Hotel rooms for the homeless pave way to permanent housing

Offering hotel rooms to homeless campers has proven to be a successful way to help them get into permanent housing, an outreach worker in Edmonton said.

When city crews cleared dozens of people out of Dawson Park in May, the city agreed to pay the bill for hotel rooms for 10 people who told Boyle Street Community Services outreach workers that they wanted to try to get off the streets. Two months later, seven of those people are in permanent homes, and the other three are working with housing agencies.

"It's been very intensive work, but it's been very rewarding to see a number of these people actually get housed and the rest be very close to being housed," said Doug Cooke, team lead for Boyle Street's street outreach team.

As of January, more than 1,900 Edmontonians were homeless, and about 500 of them were sleeping outside rather than in shelters, according to a city report in May.

Cooke and his team fan out across the city to check on people who camp in the river valley, under bridges, next to roads or in other isolated spots. It’s an ongoing effort by outreach workers to help those people find permanent housing by helping them make it to appointments or complete the process of getting an apartment, according to a CBC report.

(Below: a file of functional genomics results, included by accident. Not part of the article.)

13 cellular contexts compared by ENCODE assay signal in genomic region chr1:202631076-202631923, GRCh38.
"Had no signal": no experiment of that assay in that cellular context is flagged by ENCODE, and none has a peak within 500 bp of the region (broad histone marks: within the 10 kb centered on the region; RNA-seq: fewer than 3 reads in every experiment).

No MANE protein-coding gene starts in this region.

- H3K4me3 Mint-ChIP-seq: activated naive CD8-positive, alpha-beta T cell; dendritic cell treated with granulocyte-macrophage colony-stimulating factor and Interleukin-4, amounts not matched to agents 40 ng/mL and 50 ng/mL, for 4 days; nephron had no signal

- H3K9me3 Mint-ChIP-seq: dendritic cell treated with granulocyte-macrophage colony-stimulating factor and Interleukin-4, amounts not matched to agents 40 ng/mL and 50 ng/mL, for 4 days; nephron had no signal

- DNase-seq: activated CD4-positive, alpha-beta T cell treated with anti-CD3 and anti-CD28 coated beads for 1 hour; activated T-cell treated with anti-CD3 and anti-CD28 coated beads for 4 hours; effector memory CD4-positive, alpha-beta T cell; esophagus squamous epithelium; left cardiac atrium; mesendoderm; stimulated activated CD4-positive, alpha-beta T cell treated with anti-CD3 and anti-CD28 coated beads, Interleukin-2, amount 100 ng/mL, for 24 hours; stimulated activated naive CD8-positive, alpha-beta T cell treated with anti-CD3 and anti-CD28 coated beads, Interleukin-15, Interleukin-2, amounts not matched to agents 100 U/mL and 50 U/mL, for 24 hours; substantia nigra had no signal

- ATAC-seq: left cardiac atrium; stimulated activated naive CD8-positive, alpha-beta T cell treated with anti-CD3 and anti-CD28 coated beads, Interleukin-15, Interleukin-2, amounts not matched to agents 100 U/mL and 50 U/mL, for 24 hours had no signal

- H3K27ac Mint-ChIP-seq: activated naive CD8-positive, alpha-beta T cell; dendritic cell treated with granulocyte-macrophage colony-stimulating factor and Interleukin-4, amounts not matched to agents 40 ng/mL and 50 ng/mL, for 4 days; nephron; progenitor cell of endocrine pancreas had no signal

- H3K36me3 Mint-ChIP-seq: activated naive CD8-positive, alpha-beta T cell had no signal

These people, however, tend to relocate often – either because they decide to move their campsite or city crews clear it away. For outreach workers, it makes them hard to track down, and the loss of contact often means having to start the process of getting on a housing waitlist all over again, Cooke said. That’s why putting them in a hotel, where they are easy to contact, smooths the housing application process.

More Mortgage Guide